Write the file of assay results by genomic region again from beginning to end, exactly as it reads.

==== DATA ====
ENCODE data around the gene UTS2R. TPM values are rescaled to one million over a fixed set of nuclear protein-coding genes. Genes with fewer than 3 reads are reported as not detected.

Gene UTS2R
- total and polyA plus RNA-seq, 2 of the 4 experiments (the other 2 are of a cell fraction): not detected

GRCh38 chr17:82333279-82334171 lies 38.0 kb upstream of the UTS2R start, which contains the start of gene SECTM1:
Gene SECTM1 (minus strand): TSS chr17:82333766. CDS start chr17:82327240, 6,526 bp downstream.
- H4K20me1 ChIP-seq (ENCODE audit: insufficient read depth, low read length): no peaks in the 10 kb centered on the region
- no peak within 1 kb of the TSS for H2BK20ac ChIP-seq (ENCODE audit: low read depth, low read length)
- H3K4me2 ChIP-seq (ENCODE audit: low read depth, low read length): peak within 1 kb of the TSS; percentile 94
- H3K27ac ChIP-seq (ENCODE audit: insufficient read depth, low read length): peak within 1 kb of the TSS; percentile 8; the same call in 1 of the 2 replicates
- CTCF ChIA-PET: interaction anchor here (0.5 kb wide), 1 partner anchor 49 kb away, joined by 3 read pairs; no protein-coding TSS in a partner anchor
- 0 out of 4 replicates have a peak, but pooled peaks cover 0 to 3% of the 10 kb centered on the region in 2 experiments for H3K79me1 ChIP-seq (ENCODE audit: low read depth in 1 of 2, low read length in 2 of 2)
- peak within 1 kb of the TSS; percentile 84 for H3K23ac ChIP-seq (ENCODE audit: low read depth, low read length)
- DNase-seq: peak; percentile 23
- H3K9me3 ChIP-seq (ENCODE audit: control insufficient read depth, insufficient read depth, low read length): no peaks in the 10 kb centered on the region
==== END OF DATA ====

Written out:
ENCODE data around the gene UTS2R. TPM values are rescaled to one million over a fixed set of nuclear protein-coding genes. Genes with fewer than 3 reads are reported as not detected.

Gene UTS2R
- total and polyA plus RNA-seq, 2 of the 4 experiments (the other 2 are of a cell fraction): not detected

GRCh38 chr17:82333279-82334171 lies 38.0 kb upstream of the UTS2R start, which contains the start of gene SECTM1:
Gene SECTM1 (minus strand): TSS chr17:82333766. CDS start chr17:82327240, 6,526 bp downstream.
- H4K20me1 ChIP-seq (ENCODE audit: insufficient read depth, low read length): no peaks in the 10 kb centered on the region
- no peak within 1 kb of the TSS for H2BK20ac ChIP-seq (ENCODE audit: low read depth, low read length)
- H3K4me2 ChIP-seq (ENCODE audit: low read depth, low read length): peak within 1 kb of the TSS; percentile 94
- H3K27ac ChIP-seq (ENCODE audit: insufficient read depth, low read length): peak within 1 kb of the TSS; percentile 8; the same call in 1 of the 2 replicates
- CTCF ChIA-PET: interaction anchor here (0.5 kb wide), 1 partner anchor 49 kb away, joined by 3 read pairs; no protein-coding TSS in a partner anchor
- 0 out of 4 replicates have a peak, but pooled peaks cover 0 to 3% of the 10 kb centered on the region in 2 experiments for H3K79me1 ChIP-seq (ENCODE audit: low read depth in 1 of 2, low read length in 2 of 2)
- peak within 1 kb of the TSS; percentile 84 for H3K23ac ChIP-seq (ENCODE audit: low read depth, low read length)
- DNase-seq: peak; percentile 23
- H3K9me3 ChIP-seq (ENCODE audit: control insufficient read depth, insufficient read depth, low read length): no peaks in the 10 kb centered on the region